Help some painters clean their brushes
January 18, 2010 6:34 PM   Subscribe

How do I change the heating element on a small 20 gallon electric water heater if I can't find the drain?

We have a small 20 gallon electric water heater in our painting studio that doesn't work. I tested the cable running to the heater and it has power, which is on it own breaker, and there doesn't seem to be a switch that could be turning off the unit, you can follow the cable right from the water heater to the box.

I bought a cheap continuity tester from Home Depot and it seems the thermostat is OK but the element might be shot. Since it's only ~10 for a 1500W element we'd like to give it try to replacing it, but I can't find a drain on the thing. The feed and return are soldered on, there's the pressure valve but that's near the top of the tank and the element is near the bottom, so I'm guessing that even if I shut the water off to the heater there'd still be a good amount of water in the tank. Some places online said to "just change the element quickly" but that sounds like crazy talk to me because I've never done this before and the heater is soldered into a nest of pipes in a corner, I can just barely access the panel.

Is there something I'm missing? I really looked all around the tank and couldn't find a drain. Can there be a drain on the bottom of the tank? It is resting on a small 2x4 and plywood platform.
posted by JulianDay to Home & Garden (10 answers total) 1 user marked this as a favorite
Is there a brand on the tank? Any clue as to how old it is?

Also, you noted that it's soldered into the corner ... is it possible that the drain valve is on the back side of the tank? I'm guessing you've felt all the way around the tank already, but I thought I'd ask.
posted by Alt F4 at 6:47 PM on January 18, 2010

Response by poster: I did get all around it and didn't see anything. I did see a brand today but it I can't remember it now, wasn't a big one, it was a three letter acronym like BCR... There was a model number (M2OU5S) but Google gave no results when I looked that up a few days ago.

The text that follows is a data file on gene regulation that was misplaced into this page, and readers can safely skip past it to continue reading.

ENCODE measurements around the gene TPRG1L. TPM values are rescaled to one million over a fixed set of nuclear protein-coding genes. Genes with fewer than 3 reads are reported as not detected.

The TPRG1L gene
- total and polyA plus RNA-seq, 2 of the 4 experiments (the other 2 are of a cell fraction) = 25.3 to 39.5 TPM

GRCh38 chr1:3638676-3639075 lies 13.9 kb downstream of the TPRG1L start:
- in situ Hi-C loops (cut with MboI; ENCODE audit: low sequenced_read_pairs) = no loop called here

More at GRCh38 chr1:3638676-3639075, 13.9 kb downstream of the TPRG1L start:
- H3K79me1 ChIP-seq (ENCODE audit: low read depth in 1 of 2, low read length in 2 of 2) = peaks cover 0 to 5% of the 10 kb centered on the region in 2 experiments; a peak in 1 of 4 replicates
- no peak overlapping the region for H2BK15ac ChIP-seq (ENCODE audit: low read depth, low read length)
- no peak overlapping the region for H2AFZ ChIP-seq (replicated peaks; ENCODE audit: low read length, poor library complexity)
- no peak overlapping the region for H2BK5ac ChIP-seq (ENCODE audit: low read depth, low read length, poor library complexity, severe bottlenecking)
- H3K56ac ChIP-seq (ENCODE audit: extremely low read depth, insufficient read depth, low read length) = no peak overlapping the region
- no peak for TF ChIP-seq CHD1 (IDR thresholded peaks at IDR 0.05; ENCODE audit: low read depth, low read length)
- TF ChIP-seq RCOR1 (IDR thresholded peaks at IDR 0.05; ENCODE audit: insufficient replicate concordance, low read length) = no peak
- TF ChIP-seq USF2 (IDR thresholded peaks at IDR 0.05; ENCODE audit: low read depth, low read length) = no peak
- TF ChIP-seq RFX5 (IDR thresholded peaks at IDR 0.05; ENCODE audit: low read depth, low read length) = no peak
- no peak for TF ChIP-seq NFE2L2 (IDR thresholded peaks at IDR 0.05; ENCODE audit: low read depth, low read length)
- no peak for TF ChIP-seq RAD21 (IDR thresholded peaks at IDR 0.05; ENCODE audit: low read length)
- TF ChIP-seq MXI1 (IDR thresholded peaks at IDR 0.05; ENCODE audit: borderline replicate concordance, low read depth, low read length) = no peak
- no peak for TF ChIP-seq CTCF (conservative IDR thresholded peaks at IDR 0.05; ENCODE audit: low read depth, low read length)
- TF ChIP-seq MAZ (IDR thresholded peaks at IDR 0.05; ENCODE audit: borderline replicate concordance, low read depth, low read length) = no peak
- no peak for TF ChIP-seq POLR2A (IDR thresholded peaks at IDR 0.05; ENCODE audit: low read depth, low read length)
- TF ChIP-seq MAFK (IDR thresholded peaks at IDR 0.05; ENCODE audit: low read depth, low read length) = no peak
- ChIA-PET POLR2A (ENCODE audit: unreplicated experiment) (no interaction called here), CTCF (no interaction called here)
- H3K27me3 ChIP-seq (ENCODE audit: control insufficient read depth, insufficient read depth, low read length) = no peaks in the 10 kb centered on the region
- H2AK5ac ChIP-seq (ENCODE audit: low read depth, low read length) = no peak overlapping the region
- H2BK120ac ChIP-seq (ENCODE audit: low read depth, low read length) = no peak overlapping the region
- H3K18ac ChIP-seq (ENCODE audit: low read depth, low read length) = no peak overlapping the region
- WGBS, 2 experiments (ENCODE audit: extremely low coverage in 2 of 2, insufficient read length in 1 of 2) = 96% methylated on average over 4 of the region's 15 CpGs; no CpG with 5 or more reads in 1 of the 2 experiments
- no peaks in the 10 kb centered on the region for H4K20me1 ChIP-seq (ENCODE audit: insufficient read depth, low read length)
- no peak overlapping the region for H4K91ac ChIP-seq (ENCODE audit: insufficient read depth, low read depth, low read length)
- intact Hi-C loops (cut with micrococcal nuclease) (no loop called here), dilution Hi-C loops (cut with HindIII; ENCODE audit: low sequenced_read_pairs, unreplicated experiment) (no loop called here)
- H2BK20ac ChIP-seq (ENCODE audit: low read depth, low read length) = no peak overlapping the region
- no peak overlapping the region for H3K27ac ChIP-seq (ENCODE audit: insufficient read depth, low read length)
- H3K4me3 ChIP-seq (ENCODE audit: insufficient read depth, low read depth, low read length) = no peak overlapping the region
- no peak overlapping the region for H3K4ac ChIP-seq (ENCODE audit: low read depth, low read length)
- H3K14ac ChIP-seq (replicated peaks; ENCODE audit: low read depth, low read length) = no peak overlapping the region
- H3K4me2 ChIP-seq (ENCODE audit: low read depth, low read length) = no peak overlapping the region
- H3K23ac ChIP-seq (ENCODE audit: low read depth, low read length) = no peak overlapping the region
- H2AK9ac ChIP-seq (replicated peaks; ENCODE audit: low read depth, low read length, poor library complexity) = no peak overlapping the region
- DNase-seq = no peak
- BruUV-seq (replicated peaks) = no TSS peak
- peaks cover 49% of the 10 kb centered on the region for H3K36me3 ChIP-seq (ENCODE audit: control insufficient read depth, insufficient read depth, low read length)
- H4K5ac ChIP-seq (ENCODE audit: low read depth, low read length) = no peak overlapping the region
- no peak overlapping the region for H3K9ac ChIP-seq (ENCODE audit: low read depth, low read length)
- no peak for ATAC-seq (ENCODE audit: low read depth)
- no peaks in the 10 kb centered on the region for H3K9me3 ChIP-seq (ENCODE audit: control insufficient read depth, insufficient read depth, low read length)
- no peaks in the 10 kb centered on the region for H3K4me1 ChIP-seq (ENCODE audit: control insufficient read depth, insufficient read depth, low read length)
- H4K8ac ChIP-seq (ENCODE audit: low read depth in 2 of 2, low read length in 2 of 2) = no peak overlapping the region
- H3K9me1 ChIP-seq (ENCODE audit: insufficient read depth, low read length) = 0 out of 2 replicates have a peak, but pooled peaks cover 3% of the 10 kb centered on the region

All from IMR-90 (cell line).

posted by JulianDay at 6:59 PM on January 18, 2010

Best answer: Your tank might not have one.

It's pretty easy to change an electric element without draining the tank if you work efficiently. The tank acts like one of those water cooler jugs as long as you shut all the taps off.
  1. Have the new element, a few towels, and a folded up hand towel handy.
  2. Turn the power to the tank off.
  3. Turn off the cold supply tap, you'll probably have to shut off the whole house.
  4. Shut off the hot water tap at the tank if it has one.
  5. Spread the towels around to soak up spilled water.
  6. Unbolt or unscrew the old element using the folded up hand towel to block the hole when you pull the element out. Keep pressure on the towel to stop the water from glugging out.
  7. Once you have the new one ready to go in take the hand towel away and slide the new one in.
  8. Bolt/fasten as required.
  9. Dry the outside of the tank.
  10. Turn the supply taps back on. Check for leaks at the element.
  11. Run "hot" water in your sink until no air comes out.
  12. Only now turn the electricity back on.

posted by Mitheral at 8:18 PM on January 18, 2010

Totally off topic, but I find that using fabric softener works so much better than anything else for cleaning brushes. Pour 4 oz or so into a half gallon or so water and swish it around for a bit. (painter like houses, not like Rembrandt, so YMMV)
posted by KenManiac at 9:38 PM on January 18, 2010

Turn off the water at the street, open a hot tap, slip a hose over a cold tap and initiate a siphon to empty the hot tank backwards via the siphon on the cold tap..
posted by hortense at 11:36 PM on January 18, 2010

open a hot tap to vent the siphon.
posted by hortense at 11:38 PM on January 18, 2010

I was going to suggest what Mitheral wrote. First time I did it I almost crapped with anxiety. It's painless but MAKE SURE all water in and out of the tank is turned off.
posted by From Bklyn at 1:24 AM on January 19, 2010

Response by poster: Thanks everyone. I probably won't get to this for a few days but as always I appreciate the responses. There is a valve just for the hot water heater so at least we don't have to shut off the cold water to the entire floor of the building.
posted by JulianDay at 7:02 AM on January 19, 2010

Seconding the "just turn off all valves and taps, go for it" notion. I am a landlord, we do these at work pretty regularly. Doesn't make much of a mess if you work quickly.
posted by which_chick at 9:03 AM on January 19, 2010

Mitheral's procedure looks good to me, but please add the following step between 3 and 4:

3a)Turn on the hot water at the tap in your sink to relieve the pressure in the tank and hot water lines. When the water stops (or slows to a trickle) you can turn off the hot water tap.

If you don't do this, there's a chance the 60+ psi could shoot the element into your face.
posted by dalesd at 10:11 AM on January 19, 2010 [1 favorite]

« Older Why won't she go away?   |   Brazil: It's only a state of mind. Newer »
This thread is closed to new comments.